MySQL + PHP is the best way to store the timestamp every time a user logs in

I need to keep track of all user logins so that every time they register, I have a timestamp of when they do it. What is the most efficient and best way to do this?

I've always done this just by having a text field in the users table that stores unix timestamps separated by a character. Each time you log into the system, another timestamp is added.



Is this a bad way to do it? I figured out a separate table of logins with a row each time each user logs in is a complete redundancy and will result in much more stress in the DB when retrieving this information.

Remember that I am handling these timestamps in PHP and also generating graphs using jQuery from data.


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3 answers

Yes, this is a terrible way to store anything, including timestamps, and there are much better ways to do it. Even the simplest table will give you much better performance:

user_id (int) | last_login (timestamp)


  • you store the timestamps as a string. It is completely inefficient for storage, retrieval, and updating; plus you will end up with a column limit eventually.
  • There are highly optimized data types for this kind of purpose - MySQL server developers tend to know something about storing data.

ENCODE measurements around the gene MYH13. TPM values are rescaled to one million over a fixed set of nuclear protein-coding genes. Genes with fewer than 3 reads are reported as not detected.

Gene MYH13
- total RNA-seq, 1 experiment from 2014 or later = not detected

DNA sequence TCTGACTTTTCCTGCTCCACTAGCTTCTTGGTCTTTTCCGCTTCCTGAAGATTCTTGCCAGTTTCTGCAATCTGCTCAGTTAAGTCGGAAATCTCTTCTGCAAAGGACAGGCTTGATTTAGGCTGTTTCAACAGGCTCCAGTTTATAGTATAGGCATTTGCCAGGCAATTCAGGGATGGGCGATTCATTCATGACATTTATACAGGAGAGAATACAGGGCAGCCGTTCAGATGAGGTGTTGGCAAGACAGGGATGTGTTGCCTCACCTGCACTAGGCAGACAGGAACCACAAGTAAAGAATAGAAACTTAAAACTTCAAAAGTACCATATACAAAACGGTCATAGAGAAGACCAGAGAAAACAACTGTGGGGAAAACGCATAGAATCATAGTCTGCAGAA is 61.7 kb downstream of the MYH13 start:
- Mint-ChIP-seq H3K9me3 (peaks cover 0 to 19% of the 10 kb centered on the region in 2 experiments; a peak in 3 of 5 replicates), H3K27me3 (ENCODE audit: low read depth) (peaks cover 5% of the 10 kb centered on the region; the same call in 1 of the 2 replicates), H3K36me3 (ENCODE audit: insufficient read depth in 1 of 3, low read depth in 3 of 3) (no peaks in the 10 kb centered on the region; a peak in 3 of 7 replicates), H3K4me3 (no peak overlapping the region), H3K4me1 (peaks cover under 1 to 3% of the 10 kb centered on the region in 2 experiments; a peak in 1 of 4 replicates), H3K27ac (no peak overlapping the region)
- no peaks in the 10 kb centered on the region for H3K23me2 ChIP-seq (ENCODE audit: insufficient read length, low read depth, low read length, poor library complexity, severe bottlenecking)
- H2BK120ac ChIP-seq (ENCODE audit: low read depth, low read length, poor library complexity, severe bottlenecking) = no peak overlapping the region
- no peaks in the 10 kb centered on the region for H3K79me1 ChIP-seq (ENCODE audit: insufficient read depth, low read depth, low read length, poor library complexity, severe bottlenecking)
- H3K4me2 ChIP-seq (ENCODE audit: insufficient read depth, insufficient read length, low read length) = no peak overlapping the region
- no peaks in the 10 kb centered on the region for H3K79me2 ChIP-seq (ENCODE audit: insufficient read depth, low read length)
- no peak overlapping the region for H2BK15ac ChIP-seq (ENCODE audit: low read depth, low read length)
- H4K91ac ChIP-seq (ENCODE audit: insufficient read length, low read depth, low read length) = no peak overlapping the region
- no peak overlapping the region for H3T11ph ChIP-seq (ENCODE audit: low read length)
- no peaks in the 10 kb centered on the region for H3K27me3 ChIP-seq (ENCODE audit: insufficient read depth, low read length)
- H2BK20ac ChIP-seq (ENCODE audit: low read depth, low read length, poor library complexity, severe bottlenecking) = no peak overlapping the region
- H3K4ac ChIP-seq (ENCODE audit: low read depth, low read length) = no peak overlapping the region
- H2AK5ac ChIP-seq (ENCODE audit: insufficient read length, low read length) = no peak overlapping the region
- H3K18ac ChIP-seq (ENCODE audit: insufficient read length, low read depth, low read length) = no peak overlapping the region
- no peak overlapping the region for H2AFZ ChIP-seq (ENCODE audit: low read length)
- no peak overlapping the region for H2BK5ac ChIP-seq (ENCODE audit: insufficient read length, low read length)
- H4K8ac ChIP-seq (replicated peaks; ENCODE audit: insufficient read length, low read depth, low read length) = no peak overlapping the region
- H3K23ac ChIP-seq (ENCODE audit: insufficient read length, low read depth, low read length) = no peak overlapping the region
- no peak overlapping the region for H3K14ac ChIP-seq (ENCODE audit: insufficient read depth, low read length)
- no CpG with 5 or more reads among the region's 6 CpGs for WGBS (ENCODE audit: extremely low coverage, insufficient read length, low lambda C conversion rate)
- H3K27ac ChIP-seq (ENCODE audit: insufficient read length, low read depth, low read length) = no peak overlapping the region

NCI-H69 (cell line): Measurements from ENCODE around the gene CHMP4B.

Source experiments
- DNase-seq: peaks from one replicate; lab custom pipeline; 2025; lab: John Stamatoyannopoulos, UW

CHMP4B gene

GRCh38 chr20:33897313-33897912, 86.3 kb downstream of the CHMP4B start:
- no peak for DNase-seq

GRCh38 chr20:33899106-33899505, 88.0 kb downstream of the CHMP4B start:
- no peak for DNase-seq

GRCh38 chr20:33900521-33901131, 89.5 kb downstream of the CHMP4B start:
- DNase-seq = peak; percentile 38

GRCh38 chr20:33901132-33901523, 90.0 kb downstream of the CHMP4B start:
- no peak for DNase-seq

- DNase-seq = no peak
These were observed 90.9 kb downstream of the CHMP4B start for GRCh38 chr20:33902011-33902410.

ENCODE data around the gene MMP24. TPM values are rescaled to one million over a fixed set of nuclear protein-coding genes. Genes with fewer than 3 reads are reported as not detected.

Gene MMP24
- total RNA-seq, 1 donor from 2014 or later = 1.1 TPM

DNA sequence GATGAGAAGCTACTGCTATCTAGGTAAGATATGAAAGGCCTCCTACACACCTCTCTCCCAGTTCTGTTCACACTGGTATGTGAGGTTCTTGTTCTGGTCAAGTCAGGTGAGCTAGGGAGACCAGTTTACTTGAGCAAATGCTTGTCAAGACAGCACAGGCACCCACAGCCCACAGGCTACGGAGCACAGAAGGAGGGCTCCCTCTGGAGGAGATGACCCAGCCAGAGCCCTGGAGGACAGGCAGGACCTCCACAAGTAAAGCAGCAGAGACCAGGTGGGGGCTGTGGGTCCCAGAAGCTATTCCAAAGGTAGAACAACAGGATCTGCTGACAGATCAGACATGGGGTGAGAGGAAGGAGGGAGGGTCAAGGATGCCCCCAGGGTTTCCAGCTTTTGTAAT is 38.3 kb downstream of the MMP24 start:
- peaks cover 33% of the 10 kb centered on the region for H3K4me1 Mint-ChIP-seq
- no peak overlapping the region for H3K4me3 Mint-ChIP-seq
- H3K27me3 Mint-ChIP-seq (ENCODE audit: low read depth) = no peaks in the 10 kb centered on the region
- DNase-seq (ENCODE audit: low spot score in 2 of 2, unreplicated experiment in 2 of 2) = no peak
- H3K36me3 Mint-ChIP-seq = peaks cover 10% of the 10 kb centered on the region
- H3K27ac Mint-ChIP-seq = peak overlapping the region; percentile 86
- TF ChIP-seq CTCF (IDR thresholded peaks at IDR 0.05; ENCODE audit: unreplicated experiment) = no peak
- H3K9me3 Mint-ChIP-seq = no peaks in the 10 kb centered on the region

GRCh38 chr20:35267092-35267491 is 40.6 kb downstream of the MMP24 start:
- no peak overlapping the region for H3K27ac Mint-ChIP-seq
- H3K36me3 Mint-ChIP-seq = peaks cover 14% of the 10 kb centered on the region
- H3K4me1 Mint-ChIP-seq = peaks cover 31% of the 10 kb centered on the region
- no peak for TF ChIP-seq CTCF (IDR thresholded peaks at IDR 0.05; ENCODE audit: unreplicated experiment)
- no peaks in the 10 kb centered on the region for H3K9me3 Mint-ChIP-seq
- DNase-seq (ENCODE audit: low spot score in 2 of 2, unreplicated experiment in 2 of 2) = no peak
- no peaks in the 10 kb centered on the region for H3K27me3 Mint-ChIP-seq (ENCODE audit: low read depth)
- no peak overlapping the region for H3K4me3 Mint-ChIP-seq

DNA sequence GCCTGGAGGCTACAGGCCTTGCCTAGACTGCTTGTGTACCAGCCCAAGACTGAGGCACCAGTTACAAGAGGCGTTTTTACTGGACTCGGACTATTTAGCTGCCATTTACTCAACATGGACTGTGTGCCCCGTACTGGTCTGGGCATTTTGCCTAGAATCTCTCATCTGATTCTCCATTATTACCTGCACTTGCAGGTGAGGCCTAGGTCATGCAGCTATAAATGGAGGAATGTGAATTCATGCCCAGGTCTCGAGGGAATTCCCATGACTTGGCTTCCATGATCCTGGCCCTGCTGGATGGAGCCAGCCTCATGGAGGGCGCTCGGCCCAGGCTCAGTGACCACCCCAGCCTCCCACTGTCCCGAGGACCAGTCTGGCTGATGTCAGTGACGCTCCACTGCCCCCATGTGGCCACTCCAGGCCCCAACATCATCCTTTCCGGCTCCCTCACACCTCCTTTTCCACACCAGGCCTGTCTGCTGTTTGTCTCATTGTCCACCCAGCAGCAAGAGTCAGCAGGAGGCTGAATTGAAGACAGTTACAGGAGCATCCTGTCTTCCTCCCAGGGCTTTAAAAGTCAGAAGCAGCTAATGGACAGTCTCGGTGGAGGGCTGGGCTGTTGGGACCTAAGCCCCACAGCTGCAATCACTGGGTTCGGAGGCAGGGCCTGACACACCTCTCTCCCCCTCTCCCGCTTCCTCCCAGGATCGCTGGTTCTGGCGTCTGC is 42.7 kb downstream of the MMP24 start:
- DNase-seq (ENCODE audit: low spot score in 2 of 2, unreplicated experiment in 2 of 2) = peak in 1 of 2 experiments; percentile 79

• the database hit for such a tiny fixed-sized table would be negligible - unlike a variable-sized row table, which requires further processing in the application.

In other words, trying to optimize the application (based on the erroneous assumptions - "another table is too heavy load"), you pessimized it, coming up with a universal inefficient solution. Don't overload things; and if in doubt, go through both and see for yourself.



You are probably better off putting it on a separate table in your database, for example:

member_id (int) | timestamp (timestamp)


This would mean that it would be easier to perform operations.



In mysql, you can use TIMESTAMP

Look here on how to set it up

EDIT: Your channel-limited approach is not appropriate. You can have a transaction table that stores all kinds of custom events.



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